Remember the Resurrection

Sometimes priests and preachers remind us that we have to go through Good Friday to get to Easter Sunday. But who knew we needed to be reminded what happened on Easter Sunday?!

Seems it’s quickly turning into the big secular celebration Christmas largely has become for many people, including Christians preparing their feasts and decorating their homes with bunnies and colorful egg trees. Some scholars are saying we need to re-think Jesus.

Fewer than half of Americans mentioned Jesus’ death and resurrection when asked about the significance of Easter, according to a survey released last month by Christian researchers the Barna Group.

At the same time, the National Retail Federation reports we’ll spend more than $13 billion on the holiday for food, clothes, candy and greeting cards.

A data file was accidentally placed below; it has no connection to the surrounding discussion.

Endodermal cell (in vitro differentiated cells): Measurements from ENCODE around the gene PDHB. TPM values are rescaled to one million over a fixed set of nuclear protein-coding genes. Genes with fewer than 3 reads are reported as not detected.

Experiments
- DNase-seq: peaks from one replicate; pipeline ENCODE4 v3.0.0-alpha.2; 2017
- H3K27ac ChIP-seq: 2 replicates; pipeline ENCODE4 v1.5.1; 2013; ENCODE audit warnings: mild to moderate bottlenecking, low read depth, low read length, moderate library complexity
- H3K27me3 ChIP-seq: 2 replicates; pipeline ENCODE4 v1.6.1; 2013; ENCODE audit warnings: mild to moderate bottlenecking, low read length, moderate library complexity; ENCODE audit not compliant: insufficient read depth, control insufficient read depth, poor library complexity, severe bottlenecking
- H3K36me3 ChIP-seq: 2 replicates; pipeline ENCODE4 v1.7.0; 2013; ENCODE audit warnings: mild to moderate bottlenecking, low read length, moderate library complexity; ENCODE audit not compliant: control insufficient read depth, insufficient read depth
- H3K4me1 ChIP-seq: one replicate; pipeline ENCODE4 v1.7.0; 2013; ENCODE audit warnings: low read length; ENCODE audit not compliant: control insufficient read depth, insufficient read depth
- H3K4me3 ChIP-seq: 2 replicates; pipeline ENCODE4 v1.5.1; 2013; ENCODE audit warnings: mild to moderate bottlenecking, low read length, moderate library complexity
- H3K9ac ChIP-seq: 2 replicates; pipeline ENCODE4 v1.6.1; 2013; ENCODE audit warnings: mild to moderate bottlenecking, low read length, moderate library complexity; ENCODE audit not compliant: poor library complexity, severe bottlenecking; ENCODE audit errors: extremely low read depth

Although the holiday is meant to be the central celebration of the church, disassociating Easter from the biblical narrative of the resurrection or seeing it in symbolic terms makes Christianity “safer” for con-temporary churchgoers, some local Christian leaders say.

“Jesus is very challenging. To encounter him is existentially challenging. It can be scary and uncomfortable,” said Jeremy Wilkins, assistant professor of systematic theology at St. Mary’s Seminary in Houston. “There is a strong pressure in our culture to reinterpret (the resurrection) or explain it or not to deal with it as the mighty and miraculous thing that it was.”

Yes, encountering Christ is existentially challenging, which is why He came. The more uncomfortable it makes us, the more we’re probably converting from sinner to saint….or at least growing aware of what it means to be both.